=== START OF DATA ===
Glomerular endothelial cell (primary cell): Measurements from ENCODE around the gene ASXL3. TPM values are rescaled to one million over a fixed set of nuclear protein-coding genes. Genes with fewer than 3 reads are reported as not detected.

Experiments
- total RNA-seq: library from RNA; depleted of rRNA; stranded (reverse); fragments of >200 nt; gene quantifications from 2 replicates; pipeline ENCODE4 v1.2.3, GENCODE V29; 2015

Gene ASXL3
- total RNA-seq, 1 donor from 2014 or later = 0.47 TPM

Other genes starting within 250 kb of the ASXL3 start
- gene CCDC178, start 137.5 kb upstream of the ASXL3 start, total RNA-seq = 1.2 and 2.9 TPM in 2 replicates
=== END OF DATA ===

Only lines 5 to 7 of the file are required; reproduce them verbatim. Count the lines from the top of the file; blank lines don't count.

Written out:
- total RNA-seq, 1 donor from 2014 or later = 0.47 TPM

Other genes starting within 250 kb of the ASXL3 start
- gene CCDC178, start 137.5 kb upstream of the ASXL3 start, total RNA-seq = 1.2 and 2.9 TPM in 2 replicates